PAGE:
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Angry about U.S. duties on Canadian lumber? Blame B.C.

Stacks of lumber are shown at NMV Lumber in Merritt, B.C., Tuesday, May 2, 2017.

Jonathan Hayward/THE CANADIAN PRESS

Buried in the 124 pages of the U.S. trade case against Canadian lumber is a surprising revelation about how the Trump administration tallied its duties.

The prevailing narrative is that the U.S. hit Canada with duties of up to 24 per cent because the provinces are selling their timber too cheaply to lumber companies – thus, a subsidy, so the Americans say.

That's only part of the story. A significant chunk of the penalty is due to log export restrictions that exist only in British Columbia.

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The bizarre, and arguably unfair, result is that lumber producers across the country are being punished for the forest policies of one province.

Absent of B.C.'s export controls, Canada's lumber industry would be facing something closer to a nuisance tax today, rather than a punishing throttle on its exports. And it could wind up costing lumber companies hundreds of millions of dollars per year, and valuable market share in the United States.

The U.S. Commerce department investigated five companies – three in B.C., one in Quebec and another in New Brunswick. It calculated the alleged subsidies each receives and then applied unique rates. Outside of B.C., the duties are relatively low – about 3 per cent for St. John-based J.D. Irving Ltd. and 13 per cent for Montreal-based Resolute Forest Products Inc. Inside B.C., the rates are much higher – 24 per cent for West Fraser Timber Co. Ltd., 20 per cent for Canfor Corp. and 19.5 per cent for Tolko Industries Ltd.

Every other lumber exporter in Canada is now paying a weighted average of those five rates, or 20 per cent. As much as a third of the nationwide duty reflects the effect of federal and provincial restrictions on B.C. log exports.

Those restrictions, in place since the 1880s, are an aberration in Canada's generally open economy. Indeed, logging is a rare example where governments dictate to private interests what they can export, for reasons other than national security.

Federal and B.C. officials should have seen this coming. Economists in Canada have warned for years that the policy lessens competition for logs, increases the supply of timber available to mills in B.C. and suppresses prices by up to 50 per cent. And that lowers the cost of finished lumber, such as two-by-fours, destined for the U.S. market.

The Commerce department agreed. It calculated that a quarter to a third of the total duties imposed on the three targeted B.C. companies is directly attributable to log export rules, which are applied by both Ottawa and B.C.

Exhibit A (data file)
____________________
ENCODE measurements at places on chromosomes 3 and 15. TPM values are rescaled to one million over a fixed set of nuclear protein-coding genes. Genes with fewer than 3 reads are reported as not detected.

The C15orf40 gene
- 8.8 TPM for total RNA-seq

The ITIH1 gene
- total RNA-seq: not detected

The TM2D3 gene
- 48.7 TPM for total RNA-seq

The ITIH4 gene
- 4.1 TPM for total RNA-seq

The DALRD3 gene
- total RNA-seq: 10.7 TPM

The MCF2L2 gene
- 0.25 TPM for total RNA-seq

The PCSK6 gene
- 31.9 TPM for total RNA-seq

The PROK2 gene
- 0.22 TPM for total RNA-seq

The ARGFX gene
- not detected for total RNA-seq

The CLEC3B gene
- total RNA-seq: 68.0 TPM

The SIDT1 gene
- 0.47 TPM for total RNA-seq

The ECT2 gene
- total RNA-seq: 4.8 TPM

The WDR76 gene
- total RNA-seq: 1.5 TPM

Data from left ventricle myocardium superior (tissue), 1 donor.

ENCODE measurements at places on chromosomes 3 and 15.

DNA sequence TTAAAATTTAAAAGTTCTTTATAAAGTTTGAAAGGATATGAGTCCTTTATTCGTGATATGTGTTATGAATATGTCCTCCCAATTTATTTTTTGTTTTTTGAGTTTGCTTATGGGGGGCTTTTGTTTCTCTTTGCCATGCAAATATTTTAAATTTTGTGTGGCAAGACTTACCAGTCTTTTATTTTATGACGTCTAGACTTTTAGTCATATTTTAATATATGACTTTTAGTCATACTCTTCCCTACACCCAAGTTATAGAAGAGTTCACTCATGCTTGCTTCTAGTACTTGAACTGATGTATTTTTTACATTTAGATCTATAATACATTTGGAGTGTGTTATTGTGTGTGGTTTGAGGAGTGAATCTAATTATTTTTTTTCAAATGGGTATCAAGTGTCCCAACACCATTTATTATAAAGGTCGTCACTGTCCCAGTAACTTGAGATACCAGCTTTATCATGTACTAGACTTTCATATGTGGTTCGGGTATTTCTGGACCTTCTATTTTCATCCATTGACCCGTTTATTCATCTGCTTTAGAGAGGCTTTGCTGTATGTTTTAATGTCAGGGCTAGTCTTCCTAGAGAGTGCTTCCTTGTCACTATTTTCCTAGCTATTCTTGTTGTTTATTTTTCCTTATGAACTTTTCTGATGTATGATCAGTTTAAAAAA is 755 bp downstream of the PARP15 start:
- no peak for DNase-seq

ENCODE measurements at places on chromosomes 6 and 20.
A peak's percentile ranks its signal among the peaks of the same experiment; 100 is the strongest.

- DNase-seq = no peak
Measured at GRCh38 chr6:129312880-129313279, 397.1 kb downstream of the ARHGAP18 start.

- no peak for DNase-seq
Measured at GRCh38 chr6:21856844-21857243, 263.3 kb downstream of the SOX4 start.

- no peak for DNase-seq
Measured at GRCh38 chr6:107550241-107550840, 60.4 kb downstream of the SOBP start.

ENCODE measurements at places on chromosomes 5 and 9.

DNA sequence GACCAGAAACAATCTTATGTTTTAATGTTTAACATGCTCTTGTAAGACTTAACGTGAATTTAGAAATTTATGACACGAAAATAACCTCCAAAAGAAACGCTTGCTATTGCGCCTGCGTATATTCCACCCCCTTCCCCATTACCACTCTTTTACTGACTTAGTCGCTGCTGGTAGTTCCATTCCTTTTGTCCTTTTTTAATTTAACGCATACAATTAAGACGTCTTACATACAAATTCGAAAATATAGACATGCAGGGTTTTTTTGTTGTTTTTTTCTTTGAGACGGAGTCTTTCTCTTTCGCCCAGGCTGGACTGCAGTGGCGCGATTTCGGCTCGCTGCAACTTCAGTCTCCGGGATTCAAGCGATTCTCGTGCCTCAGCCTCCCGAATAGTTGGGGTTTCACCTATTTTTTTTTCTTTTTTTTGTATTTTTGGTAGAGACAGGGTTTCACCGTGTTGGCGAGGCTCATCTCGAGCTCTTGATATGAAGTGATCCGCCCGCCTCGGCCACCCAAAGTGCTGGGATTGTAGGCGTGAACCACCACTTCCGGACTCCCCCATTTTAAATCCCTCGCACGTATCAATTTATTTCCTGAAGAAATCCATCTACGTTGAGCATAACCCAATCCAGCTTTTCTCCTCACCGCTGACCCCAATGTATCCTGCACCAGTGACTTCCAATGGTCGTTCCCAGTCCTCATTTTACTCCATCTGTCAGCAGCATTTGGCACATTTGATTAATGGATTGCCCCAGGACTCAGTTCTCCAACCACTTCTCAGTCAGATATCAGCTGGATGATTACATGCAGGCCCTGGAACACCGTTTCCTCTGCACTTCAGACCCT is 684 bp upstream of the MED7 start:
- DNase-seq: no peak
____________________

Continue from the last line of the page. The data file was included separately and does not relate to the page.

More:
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The United States isn't alone in raising objections. Japan, China and South Korea have also complained about Canadian log-export restraints. Japan and China almost certainly will raise the issue in free-trade talks with Ottawa.

It's still unclear whether the United States will be able to make its case stick. Canadian lumber has been targeted four previous times since the 1980s, successfully fighting off the duties each time through litigation.

But the notion that Canada is entirely blameless is misleading. Eric Miller, a fellow at the Woodrow Wilson International Center for Scholars in Washington, argued in a recent report that log-export restrictions are a blatant subsidy that is illegal under both the North American free-trade agreement and World Trade Organization rules.

"The peculiar structure of the regime guarantees B.C. wood processors access to cut-rate inputs at the expense of domestic timber harvesters, [creating] an array of distortionary effects up and down the supply chain," according to Mr. Miller, a consultant and former Industry Canada official.

Log-export restrictions aren't unique to Canada. The United States, for example, has an export-licensing regime for trees cut on federal and state lands. What's unusual about Canada's regime is that it also covers trees on private land in B.C.

In Canada, roughly 90 per cent of timber available for cutting is on Crown land. But there are vast privately held forests, as well – in Atlantic Canada and throughout British Columbia. Only in B.C. are there limits on exports.

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And now lumber companies across the country are paying dearly for alleged subsidies, whose benefits they don't enjoy.

BC Liberal Leader Christy Clark rails against U.S. President Donald Trump for unfairly targeting the province's lumber industry.

Frustrated companies in the rest of the country could just as easily point fingers at her and the federal government.

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About the Author
National Business Correspondent

Barrie McKenna is correspondent and columnist in The Globe and Mail's Ottawa bureau. From 1997 until 2010, he covered Washington from The Globe's bureau in the U.S. capital. During his U.S. posting, he traveled widely, filing stories from more than 30 states. Mr. McKenna has also been a frequent visitor to Japan and South Korea on reporting assignments. More

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